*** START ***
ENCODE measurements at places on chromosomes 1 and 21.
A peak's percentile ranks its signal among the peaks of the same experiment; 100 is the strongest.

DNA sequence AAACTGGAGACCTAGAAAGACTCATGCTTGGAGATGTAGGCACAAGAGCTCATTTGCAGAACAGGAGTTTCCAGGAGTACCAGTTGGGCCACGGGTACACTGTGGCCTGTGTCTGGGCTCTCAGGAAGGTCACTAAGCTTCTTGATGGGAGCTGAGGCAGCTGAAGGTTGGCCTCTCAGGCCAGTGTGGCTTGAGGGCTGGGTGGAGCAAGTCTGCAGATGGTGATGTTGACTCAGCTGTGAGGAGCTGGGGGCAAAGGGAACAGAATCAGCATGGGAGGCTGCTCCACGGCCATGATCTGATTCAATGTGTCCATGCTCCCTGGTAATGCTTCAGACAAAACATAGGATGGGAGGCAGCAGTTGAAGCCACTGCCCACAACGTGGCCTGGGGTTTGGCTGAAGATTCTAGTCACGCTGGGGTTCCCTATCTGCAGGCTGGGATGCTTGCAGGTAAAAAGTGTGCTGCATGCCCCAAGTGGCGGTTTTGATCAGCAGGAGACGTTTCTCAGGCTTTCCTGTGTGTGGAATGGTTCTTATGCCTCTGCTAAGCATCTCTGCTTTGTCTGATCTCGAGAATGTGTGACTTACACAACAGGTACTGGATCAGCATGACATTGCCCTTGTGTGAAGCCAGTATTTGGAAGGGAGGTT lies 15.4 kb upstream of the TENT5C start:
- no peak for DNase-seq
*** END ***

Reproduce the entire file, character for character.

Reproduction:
ENCODE measurements at places on chromosomes 1 and 21.
A peak's percentile ranks its signal among the peaks of the same experiment; 100 is the strongest.

DNA sequence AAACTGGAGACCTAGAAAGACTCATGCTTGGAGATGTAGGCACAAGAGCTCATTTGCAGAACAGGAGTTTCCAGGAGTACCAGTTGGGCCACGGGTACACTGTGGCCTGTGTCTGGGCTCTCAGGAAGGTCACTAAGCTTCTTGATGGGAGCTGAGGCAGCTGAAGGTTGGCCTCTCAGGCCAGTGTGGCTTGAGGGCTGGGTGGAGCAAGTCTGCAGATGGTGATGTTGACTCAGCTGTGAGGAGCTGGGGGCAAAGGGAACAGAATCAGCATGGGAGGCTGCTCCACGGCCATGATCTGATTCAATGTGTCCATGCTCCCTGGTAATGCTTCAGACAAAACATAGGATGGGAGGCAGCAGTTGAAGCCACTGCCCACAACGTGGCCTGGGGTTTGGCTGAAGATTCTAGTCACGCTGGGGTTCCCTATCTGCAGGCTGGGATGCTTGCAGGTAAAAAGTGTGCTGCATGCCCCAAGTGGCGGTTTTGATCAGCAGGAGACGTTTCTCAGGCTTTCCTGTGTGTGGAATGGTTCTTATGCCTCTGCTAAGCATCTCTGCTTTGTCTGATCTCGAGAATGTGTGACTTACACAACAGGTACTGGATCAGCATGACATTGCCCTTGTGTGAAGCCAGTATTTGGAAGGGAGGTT lies 15.4 kb upstream of the TENT5C start:
- no peak for DNase-seq